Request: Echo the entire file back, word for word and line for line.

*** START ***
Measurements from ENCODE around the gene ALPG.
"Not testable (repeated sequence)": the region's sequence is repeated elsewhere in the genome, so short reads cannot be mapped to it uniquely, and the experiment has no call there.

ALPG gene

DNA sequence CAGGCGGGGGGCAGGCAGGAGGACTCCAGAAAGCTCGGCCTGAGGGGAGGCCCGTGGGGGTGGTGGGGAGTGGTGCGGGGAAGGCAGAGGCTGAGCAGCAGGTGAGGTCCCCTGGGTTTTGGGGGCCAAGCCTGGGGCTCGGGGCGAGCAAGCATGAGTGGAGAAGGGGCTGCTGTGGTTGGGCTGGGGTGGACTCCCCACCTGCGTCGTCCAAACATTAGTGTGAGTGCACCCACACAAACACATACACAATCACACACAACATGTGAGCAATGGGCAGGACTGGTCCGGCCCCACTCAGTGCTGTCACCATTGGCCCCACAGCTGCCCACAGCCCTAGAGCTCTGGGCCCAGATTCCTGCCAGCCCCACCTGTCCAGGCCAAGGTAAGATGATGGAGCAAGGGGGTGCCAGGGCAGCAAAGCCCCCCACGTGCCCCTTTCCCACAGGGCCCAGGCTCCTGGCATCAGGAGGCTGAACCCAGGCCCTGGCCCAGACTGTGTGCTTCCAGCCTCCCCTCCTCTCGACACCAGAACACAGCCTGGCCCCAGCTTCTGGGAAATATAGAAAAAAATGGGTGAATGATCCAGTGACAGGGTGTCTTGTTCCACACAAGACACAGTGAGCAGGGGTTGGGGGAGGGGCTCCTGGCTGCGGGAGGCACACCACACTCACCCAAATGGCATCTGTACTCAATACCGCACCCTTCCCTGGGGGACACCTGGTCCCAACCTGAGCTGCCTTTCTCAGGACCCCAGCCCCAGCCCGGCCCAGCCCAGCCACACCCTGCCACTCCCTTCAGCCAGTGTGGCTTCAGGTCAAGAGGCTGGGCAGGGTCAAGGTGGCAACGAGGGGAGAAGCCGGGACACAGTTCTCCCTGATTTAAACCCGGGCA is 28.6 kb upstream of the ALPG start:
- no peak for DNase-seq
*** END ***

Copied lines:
Measurements from ENCODE around the gene ALPG.
"Not testable (repeated sequence)": the region's sequence is repeated elsewhere in the genome, so short reads cannot be mapped to it uniquely, and the experiment has no call there.

ALPG gene

DNA sequence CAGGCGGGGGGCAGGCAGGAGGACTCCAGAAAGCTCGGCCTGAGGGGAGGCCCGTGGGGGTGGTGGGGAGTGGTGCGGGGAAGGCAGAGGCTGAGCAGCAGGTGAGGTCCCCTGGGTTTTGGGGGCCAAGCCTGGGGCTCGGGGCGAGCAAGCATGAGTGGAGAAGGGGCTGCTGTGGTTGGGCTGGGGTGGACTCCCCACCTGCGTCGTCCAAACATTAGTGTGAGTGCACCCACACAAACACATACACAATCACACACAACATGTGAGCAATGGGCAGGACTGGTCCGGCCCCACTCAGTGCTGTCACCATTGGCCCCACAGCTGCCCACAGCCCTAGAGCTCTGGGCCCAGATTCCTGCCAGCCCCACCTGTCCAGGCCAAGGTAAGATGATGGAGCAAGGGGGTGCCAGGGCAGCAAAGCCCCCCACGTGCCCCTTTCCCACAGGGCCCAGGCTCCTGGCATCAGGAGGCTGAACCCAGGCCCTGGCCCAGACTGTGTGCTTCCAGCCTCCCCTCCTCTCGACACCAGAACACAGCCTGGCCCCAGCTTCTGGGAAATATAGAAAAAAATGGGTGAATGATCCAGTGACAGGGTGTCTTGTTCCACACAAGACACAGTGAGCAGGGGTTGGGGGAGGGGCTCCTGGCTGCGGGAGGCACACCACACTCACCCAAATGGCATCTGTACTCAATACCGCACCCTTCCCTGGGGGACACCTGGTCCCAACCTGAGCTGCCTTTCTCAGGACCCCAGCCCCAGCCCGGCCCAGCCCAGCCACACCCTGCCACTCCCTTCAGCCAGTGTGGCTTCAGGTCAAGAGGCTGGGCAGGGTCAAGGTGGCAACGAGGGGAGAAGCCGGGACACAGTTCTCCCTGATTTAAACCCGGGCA is 28.6 kb upstream of the ALPG start:
- no peak for DNase-seq